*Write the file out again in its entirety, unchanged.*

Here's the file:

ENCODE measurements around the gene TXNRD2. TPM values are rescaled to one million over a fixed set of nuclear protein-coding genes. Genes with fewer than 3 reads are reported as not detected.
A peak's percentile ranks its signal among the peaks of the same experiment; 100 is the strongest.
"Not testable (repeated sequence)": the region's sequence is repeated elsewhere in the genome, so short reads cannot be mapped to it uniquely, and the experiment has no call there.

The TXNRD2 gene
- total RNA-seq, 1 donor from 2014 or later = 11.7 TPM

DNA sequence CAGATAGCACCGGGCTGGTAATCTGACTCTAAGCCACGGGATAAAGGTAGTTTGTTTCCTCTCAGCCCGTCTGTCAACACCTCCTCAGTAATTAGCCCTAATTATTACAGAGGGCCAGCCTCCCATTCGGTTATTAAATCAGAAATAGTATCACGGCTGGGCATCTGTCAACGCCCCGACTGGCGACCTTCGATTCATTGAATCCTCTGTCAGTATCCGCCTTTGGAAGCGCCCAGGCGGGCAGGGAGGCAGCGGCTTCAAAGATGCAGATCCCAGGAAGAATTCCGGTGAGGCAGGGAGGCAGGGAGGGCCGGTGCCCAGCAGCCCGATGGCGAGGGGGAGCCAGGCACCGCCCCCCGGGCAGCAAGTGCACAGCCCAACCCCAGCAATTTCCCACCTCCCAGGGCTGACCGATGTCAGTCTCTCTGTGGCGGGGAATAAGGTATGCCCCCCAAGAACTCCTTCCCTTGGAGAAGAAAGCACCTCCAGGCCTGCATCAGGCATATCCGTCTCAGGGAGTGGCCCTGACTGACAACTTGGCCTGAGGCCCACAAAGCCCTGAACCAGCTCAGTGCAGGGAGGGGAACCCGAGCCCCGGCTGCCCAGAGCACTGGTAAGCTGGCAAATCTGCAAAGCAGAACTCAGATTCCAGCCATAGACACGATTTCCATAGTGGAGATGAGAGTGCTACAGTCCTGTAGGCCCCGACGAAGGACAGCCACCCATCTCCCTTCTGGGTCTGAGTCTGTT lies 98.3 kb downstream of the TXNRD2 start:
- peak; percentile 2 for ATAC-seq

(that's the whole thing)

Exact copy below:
ENCODE measurements around the gene TXNRD2. TPM values are rescaled to one million over a fixed set of nuclear protein-coding genes. Genes with fewer than 3 reads are reported as not detected.
A peak's percentile ranks its signal among the peaks of the same experiment; 100 is the strongest.
"Not testable (repeated sequence)": the region's sequence is repeated elsewhere in the genome, so short reads cannot be mapped to it uniquely, and the experiment has no call there.

The TXNRD2 gene
- total RNA-seq, 1 donor from 2014 or later = 11.7 TPM

DNA sequence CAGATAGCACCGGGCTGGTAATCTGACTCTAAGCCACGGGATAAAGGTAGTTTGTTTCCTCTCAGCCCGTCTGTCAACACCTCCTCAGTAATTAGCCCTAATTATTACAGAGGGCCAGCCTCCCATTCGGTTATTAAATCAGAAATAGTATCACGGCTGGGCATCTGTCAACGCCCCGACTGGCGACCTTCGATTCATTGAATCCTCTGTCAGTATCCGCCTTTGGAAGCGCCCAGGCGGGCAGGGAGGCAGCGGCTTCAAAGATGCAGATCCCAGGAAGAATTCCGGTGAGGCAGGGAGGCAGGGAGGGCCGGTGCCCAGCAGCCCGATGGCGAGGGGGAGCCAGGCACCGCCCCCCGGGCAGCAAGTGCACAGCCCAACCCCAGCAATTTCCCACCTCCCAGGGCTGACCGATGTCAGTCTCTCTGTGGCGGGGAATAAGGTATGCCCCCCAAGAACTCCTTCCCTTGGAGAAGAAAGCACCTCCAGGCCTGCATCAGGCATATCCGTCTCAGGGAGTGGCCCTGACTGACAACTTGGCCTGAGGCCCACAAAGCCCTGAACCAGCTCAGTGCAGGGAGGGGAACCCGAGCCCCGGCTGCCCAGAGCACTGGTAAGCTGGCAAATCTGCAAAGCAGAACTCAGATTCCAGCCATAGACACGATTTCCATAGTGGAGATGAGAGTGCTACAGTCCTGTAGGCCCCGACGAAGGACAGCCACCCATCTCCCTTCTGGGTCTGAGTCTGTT lies 98.3 kb downstream of the TXNRD2 start:
- peak; percentile 2 for ATAC-seq